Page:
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Blogger Susan O'Doherty said...

Delia, thank you so much for this very thoughtful review. I look forward to reading both of your novels when they come out!

10:04 AM  
Anonymous acumamakiki said...

I believe in you D, and love your creativity. Your review sparked my interest in the book, especially after my own experiences with another creativity self-help book that I struggled with this summer, ahem.
How cool that the author found her way here and commented. xoxo

11:33 AM  
Blogger Amber said...

Sounds good. I was thinking about the mothering thing right when you said that was what struck a cord with you. But lots of mothers write, so maybe I do need to look deeper. Part of my own thing, I think, is that I am a little afraid of allowing my focus to be put somewhere other than on my family, for fear I will be a "bad" mom. This is why i don't do a lot of things-- or so I tell myself. Maybe I am full of shit. ;)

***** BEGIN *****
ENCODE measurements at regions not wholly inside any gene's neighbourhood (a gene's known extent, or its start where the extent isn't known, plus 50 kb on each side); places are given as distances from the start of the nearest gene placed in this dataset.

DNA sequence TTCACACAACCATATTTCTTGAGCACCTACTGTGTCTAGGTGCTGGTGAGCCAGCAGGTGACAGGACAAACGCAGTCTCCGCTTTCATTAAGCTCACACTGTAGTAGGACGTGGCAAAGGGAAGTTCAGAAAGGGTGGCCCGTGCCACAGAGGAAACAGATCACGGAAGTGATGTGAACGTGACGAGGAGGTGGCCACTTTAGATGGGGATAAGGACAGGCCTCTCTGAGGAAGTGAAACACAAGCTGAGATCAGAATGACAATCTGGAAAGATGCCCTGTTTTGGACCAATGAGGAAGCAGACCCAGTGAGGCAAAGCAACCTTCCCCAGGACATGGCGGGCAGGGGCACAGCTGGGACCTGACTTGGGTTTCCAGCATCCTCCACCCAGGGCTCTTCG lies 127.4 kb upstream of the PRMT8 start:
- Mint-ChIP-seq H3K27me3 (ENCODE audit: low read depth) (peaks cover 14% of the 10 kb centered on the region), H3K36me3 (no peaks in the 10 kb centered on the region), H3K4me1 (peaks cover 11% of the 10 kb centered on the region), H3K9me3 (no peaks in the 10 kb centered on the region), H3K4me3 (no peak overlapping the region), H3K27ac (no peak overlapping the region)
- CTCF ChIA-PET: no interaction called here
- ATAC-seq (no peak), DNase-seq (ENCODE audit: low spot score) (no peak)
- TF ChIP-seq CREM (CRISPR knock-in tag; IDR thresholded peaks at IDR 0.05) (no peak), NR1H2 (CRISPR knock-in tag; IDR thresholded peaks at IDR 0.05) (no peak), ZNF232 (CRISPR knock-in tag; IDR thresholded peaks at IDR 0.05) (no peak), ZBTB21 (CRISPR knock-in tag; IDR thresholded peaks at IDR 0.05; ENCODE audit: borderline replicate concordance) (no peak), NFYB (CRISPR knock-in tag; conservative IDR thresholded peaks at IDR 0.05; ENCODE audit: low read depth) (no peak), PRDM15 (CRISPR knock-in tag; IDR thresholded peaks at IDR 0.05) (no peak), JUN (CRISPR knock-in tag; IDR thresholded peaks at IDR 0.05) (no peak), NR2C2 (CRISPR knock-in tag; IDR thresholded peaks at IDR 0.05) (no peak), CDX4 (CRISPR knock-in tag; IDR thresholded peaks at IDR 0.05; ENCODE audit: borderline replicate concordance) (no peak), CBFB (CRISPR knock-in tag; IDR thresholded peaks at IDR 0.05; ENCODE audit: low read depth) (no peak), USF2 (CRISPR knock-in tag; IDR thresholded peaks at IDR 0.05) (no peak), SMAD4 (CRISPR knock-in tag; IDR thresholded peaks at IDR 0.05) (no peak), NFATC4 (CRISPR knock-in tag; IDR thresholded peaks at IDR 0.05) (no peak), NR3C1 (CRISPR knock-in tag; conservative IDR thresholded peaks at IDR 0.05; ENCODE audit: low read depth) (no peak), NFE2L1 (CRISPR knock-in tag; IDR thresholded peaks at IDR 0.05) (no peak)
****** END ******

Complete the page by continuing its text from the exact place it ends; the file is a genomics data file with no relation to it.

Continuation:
I always appreciate it when you speak of your own problems with writing. Makes me feel not so lost.


5:00 PM  
Blogger daisies said...

i have made a note to read this book :) thank you for such a wonderful review ~ hope that your words find themselves in abundance ... sending you wonderful creative thoughts .. hugs!

6:30 PM  
Blogger Tammy said...

You have had such full and relaxing summer, who would not be blocked. You are a great writer so get to it. :) XXOO

7:17 PM  
Anonymous Anonymous said...

Yep...I just finished reading this (alas, I joined MT too late to review it!) and I found it VERY helpful. I've also been stuck in place on my novel, and I discovered that it's less an issue about craft or content than about a feeling that I don't deserve to focus so intently on myself--that I don't deserve the assistance I need in order to make my writing and my novel a priority.

The stories about Maria, the mother, were so on-point in my life that it felt as though the author had been peeking into my house and my head.

This one is already in my amazon shopping cart.